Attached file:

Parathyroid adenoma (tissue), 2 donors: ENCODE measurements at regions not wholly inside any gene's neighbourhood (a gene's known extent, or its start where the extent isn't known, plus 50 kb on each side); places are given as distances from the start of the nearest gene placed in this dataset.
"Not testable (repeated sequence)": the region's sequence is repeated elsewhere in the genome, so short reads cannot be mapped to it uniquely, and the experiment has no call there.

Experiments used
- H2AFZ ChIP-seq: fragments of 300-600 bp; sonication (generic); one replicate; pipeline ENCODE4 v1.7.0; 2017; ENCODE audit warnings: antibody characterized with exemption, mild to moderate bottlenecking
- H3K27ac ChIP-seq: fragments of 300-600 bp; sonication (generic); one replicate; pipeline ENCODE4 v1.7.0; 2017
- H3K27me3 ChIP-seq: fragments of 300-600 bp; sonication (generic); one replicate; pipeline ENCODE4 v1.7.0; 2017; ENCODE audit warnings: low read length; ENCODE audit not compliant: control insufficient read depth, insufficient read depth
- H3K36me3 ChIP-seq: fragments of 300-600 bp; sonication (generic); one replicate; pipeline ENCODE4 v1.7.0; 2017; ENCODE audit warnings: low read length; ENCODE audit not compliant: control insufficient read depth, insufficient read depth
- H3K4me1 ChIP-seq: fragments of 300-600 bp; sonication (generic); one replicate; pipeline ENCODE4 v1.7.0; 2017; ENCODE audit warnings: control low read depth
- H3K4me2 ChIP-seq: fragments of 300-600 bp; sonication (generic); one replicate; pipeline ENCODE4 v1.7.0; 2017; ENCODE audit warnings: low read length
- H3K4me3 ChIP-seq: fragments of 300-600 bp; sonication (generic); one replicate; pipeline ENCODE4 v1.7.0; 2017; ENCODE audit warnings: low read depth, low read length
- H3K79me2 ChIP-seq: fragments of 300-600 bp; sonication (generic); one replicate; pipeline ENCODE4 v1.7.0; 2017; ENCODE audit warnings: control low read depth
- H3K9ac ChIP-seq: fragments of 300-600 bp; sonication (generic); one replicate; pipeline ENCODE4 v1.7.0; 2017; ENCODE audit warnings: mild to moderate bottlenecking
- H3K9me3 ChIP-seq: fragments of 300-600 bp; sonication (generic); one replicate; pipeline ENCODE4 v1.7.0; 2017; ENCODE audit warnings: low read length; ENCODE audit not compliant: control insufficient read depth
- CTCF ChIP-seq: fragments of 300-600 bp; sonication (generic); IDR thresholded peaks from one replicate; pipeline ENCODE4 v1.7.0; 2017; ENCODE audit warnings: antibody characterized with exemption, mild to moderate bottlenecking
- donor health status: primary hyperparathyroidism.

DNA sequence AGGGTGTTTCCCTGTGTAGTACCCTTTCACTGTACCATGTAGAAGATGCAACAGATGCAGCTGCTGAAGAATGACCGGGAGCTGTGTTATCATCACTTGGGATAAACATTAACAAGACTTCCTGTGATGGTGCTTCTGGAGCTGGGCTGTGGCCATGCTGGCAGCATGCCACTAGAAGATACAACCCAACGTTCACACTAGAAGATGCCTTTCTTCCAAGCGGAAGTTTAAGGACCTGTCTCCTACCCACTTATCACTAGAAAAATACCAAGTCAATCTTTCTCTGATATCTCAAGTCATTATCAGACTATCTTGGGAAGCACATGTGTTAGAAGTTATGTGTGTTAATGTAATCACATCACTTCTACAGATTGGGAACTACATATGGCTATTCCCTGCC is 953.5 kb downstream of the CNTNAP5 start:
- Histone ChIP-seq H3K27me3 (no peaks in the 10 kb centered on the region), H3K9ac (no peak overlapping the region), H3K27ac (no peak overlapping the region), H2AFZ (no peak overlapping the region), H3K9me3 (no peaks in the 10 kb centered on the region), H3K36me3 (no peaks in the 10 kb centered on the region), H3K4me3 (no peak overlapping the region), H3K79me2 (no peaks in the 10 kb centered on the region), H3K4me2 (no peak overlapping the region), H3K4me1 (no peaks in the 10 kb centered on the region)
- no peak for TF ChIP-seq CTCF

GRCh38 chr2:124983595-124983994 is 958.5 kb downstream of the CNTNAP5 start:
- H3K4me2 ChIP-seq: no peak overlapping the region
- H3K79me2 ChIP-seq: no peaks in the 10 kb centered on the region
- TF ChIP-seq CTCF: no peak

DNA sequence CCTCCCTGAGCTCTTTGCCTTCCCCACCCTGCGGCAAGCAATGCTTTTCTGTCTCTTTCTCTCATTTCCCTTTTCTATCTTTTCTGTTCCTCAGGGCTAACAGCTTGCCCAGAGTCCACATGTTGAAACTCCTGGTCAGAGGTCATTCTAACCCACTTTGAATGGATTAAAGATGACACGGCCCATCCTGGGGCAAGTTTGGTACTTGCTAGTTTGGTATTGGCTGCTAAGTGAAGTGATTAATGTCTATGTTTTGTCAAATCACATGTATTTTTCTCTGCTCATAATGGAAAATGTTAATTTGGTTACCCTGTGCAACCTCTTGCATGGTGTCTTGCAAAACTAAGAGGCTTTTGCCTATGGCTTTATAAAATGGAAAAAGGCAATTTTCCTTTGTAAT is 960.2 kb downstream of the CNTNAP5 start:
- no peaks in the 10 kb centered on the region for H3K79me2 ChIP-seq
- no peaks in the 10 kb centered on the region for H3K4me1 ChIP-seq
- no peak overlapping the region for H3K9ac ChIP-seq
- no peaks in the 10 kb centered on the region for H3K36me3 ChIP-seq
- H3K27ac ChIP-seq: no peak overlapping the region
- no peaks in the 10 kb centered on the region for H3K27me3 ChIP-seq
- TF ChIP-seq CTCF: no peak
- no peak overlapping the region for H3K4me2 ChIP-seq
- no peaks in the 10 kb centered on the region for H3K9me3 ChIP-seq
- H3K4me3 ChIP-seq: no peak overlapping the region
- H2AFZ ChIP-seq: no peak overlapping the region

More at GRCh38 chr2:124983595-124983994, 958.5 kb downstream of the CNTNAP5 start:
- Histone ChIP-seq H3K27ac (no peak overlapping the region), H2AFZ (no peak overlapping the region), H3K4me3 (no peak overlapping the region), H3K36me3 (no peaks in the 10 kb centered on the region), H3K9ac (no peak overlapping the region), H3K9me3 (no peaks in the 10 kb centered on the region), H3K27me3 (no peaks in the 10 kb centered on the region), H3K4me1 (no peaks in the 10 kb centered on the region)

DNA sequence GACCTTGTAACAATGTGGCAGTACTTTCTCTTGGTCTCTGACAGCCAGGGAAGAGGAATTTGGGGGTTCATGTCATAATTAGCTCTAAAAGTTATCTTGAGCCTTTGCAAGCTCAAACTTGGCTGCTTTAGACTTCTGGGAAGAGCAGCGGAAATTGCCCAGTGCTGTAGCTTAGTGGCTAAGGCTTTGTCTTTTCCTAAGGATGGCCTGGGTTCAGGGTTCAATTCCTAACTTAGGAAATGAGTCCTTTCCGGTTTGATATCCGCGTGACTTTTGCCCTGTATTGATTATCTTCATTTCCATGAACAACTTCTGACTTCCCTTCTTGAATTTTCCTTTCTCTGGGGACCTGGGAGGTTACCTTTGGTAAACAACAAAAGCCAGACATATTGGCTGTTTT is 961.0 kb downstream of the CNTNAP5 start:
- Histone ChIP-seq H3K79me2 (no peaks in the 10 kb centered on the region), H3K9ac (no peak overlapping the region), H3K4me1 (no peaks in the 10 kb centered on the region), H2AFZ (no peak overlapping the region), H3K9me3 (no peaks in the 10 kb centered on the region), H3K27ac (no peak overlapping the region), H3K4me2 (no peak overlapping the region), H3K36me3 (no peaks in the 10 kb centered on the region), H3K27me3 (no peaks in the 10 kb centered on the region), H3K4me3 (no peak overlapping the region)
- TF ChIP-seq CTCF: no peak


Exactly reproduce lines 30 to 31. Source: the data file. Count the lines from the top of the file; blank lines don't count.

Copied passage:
- TF ChIP-seq CTCF: no peak
- no peak overlapping the region for H3K4me2 ChIP-seq